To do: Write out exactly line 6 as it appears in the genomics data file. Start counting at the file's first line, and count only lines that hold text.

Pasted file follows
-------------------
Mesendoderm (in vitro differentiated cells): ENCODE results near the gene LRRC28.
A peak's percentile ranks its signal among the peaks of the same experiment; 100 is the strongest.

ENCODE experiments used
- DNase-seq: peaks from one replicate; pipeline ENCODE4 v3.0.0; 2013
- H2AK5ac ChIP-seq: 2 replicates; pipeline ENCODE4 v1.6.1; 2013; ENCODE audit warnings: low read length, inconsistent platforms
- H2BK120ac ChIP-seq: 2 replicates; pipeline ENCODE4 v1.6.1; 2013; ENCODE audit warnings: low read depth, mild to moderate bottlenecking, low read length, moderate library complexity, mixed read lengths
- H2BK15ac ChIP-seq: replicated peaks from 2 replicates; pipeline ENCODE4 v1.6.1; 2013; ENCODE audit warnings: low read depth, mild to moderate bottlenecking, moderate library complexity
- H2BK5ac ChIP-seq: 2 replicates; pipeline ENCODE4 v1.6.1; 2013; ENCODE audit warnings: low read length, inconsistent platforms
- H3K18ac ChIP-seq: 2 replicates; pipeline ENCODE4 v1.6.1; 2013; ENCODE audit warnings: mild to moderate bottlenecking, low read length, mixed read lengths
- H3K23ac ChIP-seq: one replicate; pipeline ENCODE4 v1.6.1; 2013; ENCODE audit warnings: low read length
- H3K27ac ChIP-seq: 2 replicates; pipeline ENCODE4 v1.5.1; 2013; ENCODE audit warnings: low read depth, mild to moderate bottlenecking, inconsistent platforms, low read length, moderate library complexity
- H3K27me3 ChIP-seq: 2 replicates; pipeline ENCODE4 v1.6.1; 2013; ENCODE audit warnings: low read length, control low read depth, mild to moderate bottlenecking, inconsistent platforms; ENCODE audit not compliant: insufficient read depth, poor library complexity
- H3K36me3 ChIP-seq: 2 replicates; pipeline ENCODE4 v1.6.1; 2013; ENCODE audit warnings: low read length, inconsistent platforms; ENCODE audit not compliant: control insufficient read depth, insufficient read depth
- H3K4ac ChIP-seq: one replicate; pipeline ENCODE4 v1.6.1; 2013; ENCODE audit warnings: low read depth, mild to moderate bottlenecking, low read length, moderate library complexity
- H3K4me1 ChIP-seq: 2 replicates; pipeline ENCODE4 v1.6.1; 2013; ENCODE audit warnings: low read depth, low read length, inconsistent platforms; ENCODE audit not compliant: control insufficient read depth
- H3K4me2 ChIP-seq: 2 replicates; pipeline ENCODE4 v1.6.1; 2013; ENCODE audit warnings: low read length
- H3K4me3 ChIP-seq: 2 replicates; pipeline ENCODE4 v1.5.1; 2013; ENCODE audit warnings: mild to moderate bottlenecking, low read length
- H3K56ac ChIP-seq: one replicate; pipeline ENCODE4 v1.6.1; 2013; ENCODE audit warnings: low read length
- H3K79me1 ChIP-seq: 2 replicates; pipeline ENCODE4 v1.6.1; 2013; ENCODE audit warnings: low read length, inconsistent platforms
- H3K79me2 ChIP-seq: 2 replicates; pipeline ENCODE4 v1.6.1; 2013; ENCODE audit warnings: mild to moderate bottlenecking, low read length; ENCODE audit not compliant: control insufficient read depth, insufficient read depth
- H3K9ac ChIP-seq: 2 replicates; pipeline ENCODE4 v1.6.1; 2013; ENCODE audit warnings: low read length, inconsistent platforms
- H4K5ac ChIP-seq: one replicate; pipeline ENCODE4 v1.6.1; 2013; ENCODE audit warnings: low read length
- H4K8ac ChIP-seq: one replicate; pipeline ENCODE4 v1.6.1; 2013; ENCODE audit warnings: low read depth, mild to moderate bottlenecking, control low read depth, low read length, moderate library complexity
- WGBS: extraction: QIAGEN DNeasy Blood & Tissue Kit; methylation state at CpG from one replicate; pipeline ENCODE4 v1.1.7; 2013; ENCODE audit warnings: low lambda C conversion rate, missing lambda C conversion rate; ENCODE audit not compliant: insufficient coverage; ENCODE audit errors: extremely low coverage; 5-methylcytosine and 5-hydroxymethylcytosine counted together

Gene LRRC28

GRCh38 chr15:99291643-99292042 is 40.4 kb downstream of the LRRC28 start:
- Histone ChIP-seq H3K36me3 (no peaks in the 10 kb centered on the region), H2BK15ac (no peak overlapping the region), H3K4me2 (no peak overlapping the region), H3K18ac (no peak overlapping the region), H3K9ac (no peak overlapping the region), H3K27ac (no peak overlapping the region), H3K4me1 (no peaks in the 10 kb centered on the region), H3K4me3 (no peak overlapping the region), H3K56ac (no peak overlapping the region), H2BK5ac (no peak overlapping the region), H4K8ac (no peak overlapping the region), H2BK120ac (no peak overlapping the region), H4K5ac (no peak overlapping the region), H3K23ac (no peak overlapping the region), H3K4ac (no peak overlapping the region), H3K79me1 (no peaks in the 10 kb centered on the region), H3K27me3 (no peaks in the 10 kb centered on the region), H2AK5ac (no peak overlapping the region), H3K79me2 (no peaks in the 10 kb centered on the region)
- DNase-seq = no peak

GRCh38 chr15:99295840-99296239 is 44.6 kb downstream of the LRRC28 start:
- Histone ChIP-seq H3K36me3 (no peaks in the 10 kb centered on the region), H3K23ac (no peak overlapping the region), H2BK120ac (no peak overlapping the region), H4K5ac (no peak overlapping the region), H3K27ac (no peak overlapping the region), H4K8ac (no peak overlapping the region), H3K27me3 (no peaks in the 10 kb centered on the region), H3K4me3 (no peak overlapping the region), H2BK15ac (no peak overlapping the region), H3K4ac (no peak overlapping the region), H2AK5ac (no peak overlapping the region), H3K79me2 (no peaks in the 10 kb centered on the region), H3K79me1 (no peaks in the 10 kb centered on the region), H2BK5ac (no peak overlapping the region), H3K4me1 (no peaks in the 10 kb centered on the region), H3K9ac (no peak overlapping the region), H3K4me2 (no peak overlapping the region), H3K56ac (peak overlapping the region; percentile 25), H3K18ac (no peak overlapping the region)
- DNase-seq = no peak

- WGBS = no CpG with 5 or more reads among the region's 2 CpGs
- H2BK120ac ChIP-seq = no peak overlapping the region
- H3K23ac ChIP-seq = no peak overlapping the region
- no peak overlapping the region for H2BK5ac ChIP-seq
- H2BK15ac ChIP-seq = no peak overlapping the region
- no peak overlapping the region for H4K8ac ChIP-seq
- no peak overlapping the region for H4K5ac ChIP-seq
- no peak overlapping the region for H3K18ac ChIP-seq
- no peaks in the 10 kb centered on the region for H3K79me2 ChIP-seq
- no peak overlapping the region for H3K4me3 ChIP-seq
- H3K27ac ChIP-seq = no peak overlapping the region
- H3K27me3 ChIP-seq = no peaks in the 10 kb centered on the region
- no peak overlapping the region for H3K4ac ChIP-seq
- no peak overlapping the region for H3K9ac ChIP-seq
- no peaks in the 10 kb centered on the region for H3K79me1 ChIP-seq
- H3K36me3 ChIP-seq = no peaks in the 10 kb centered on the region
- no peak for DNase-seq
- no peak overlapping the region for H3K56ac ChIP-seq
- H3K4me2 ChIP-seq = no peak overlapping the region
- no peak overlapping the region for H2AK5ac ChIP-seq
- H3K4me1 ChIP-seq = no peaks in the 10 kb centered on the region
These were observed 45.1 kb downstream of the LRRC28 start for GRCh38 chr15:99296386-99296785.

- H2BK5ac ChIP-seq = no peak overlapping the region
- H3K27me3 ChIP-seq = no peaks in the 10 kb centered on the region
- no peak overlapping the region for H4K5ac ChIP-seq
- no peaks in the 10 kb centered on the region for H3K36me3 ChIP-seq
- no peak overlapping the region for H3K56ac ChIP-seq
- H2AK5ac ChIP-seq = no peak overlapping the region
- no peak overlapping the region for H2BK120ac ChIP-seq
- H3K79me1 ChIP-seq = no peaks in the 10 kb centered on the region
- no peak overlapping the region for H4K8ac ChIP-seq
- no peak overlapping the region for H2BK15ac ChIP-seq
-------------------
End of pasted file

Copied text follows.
- H2BK120ac ChIP-seq: 2 replicates; pipeline ENCODE4 v1.6.1; 2013; ENCODE audit warnings: low read depth, mild to moderate bottlenecking, low read length, moderate library complexity, mixed read lengths